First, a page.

In a rarely seen video about robotics optimistically called “The Future is Now,” William Shatner takes viewers through a 19 minute tour of the latest in industrial robotics. It’s got everything one wants in an educational video from 1984: grainy montages, a beep-boop soundtrack, nonsensical vaporwave graphics, and an overall look like it was once rolled into a classroom on a giant TV cart.
The video, a project of educational content company AIMS Media, was uploaded to the Internet Archive in 2016 but received few views. The Computer History Archives Project uploaded it to Youtube on Monday, to similarly little fanfare, but it’s a piece of eighties computing nostalgia that’s worth revisiting.
The video opens with Shatner giving an awkward autograph to a small C3PO-type robot—a little rolling can with a cheery voice that beeps its thanks. Then comes a walkthrough of the capabilities of Cincinnati Milicron’s T3 (for “The Tomorrow Tool”) industrial robot, the first commercially available computer-controlled industrial robot. When Shatner showed off this “steel collar” worker, as he introduces it, it was a feat of cutting-edge engineering. Today, it’s a dinosaur in a museum.
Shatner then takes the viewer on a tour of the National Bureau of Standards, renamed four years later to the National Institute of Standards and Technology, to see vision-equipped robots inspecting gears. Three years earlier, the NBS released a report from a workshop of engineers and researchers that heavily focused on vision-equipped robots and how to make the burgeoning field more commercially appealing. “There was a strong consensus among all participants that simple vision is the first priority for research and development efforts,” they wrote.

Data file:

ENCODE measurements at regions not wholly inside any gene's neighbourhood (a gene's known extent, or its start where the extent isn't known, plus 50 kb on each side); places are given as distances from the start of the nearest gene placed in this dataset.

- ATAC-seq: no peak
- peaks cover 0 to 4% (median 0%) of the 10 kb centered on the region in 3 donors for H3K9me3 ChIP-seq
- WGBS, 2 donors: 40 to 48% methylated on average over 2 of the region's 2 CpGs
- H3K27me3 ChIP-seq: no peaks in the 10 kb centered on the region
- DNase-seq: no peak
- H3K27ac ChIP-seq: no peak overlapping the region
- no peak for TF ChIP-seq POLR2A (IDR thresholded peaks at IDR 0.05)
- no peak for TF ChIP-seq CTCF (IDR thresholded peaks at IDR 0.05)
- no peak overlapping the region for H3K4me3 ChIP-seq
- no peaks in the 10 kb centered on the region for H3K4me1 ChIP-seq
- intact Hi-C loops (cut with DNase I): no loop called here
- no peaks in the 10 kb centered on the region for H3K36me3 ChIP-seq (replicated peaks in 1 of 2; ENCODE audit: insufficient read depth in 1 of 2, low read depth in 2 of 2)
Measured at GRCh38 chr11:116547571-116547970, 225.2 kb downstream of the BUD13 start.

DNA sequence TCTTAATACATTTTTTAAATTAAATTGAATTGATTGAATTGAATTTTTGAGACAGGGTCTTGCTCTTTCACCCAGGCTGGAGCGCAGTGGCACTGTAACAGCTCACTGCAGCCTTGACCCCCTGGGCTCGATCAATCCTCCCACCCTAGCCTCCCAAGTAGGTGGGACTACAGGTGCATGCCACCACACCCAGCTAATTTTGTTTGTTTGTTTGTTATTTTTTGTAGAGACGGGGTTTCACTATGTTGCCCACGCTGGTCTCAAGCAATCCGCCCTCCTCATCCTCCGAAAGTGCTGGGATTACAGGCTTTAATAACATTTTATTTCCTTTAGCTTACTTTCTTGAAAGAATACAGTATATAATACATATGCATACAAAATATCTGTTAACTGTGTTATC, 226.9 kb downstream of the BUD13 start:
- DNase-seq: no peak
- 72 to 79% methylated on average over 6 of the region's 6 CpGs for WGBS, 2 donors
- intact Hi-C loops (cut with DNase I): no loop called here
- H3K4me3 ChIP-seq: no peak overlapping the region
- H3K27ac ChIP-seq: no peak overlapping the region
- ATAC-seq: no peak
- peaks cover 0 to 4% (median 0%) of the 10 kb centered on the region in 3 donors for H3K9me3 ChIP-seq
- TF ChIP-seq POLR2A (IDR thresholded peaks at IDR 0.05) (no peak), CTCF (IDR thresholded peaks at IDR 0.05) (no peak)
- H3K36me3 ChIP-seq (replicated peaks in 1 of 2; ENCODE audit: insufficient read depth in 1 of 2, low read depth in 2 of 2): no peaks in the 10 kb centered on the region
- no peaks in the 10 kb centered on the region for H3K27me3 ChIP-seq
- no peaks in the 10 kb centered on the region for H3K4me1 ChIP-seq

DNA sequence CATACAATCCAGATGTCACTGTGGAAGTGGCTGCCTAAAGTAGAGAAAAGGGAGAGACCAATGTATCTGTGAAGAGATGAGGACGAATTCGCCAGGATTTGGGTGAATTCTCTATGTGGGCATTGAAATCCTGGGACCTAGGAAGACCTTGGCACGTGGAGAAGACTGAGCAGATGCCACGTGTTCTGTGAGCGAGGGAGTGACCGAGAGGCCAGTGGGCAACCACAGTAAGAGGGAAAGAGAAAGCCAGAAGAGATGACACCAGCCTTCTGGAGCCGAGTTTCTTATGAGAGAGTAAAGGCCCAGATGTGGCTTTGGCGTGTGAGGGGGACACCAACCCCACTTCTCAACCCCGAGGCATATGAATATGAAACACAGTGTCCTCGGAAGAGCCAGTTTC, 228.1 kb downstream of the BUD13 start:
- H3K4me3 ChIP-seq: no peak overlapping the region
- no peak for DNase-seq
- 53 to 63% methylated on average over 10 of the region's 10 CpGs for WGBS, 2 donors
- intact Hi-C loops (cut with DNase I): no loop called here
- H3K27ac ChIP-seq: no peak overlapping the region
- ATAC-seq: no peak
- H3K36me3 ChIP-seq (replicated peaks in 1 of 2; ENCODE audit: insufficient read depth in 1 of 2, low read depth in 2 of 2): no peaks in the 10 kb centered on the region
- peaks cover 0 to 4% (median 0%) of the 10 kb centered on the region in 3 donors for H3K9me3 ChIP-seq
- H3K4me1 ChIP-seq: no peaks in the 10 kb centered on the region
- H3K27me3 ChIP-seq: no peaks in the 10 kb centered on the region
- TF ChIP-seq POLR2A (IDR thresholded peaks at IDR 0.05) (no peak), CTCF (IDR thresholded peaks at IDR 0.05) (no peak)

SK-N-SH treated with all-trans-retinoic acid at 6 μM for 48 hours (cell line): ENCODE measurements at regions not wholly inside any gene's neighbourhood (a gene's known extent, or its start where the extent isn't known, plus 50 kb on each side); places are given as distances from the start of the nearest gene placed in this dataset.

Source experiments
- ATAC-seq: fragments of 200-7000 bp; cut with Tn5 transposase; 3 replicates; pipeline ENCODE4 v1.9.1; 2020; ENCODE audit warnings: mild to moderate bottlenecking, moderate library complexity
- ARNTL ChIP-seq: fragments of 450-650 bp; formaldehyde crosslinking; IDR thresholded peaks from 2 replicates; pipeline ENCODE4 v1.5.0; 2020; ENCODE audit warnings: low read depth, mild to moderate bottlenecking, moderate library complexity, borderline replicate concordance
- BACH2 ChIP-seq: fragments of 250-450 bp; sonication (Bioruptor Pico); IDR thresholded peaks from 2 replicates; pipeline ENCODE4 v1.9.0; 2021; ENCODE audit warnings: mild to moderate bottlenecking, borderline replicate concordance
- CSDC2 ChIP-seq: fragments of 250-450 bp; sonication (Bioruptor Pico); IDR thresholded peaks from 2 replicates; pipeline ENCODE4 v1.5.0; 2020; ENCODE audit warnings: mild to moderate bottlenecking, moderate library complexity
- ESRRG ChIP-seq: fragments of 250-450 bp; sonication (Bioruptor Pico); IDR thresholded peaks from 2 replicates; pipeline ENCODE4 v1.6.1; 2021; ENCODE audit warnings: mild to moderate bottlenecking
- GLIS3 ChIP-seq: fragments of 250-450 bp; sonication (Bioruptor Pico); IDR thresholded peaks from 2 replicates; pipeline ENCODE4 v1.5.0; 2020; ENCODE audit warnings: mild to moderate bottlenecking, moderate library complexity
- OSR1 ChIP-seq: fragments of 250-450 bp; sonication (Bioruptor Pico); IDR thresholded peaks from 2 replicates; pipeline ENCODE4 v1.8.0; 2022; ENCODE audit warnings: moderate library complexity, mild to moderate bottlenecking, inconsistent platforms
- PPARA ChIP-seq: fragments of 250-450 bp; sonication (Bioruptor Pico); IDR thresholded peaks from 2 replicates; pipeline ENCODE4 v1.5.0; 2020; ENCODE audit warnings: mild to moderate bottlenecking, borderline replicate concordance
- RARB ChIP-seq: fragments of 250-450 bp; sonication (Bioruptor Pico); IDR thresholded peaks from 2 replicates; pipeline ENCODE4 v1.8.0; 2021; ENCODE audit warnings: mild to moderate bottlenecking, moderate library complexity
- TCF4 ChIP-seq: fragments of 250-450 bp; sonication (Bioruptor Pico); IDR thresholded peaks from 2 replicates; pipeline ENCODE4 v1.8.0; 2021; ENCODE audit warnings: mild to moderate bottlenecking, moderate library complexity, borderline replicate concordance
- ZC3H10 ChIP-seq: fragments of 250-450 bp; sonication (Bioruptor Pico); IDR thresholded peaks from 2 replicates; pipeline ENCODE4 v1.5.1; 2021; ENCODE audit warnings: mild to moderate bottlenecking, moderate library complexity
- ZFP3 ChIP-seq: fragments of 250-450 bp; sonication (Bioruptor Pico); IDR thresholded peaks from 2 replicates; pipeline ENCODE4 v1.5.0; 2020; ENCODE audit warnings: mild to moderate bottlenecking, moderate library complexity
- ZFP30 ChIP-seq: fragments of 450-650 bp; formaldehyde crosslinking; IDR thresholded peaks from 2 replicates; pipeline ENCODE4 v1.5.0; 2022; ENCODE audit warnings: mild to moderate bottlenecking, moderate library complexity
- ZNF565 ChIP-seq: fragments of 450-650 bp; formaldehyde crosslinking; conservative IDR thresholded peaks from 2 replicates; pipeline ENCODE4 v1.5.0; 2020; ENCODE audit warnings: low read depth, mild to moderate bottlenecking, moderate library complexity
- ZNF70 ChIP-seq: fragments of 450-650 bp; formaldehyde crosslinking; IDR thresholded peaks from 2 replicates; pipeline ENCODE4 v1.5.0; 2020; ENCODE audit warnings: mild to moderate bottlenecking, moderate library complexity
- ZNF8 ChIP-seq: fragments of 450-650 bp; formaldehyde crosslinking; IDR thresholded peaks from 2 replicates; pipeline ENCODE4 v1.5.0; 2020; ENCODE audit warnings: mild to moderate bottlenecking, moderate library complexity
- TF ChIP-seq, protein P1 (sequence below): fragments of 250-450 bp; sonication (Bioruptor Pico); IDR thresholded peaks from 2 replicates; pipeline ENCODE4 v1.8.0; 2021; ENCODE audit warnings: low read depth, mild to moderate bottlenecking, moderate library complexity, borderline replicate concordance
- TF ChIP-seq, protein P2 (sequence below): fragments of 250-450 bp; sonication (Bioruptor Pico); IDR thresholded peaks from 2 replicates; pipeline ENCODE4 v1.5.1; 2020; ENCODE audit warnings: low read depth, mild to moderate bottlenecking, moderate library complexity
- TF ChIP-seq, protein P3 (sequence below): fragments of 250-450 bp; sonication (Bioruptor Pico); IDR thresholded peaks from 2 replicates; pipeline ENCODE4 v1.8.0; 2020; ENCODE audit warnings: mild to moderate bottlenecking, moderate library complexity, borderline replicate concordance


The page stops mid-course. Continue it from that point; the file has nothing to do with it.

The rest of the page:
“There’s concern today: Do these roots pose some kind of threat to human employment?” Shatner rhetorically asks. “Robotics seem to point the way toward increased production and improved product quality without corresponding increases in manufacturing costs... If that should come to pass, why, there ought to be more employment opportunities in the expanding economy, not less.” In 30 years’ time, we’d find that industrial robots actually do reduce wages and jobs—one “steel collar worker” in a local labor market “coincides with an employment drop of 5.6 workers,” according to the National Bureau of Economic Research. And these robots would be the cause of numerous warehouse worker injuries and hospitalizations, as corporations raced to use them to improve their bottom lines and forced human workers to try to keep up.
At the end of the video, Shatner hints at artificial intelligence as being the next breakthrough on the horizon for robotics. But the Shatner of 1984, who could imagine flying around the galaxy and battling aliens on other planets as Captain James T. Kirk, probably couldn’t imagine what would come in the next 30 years—that he’d eventually upload his memories to an “artificial intelligence” and become the oldest guy in space.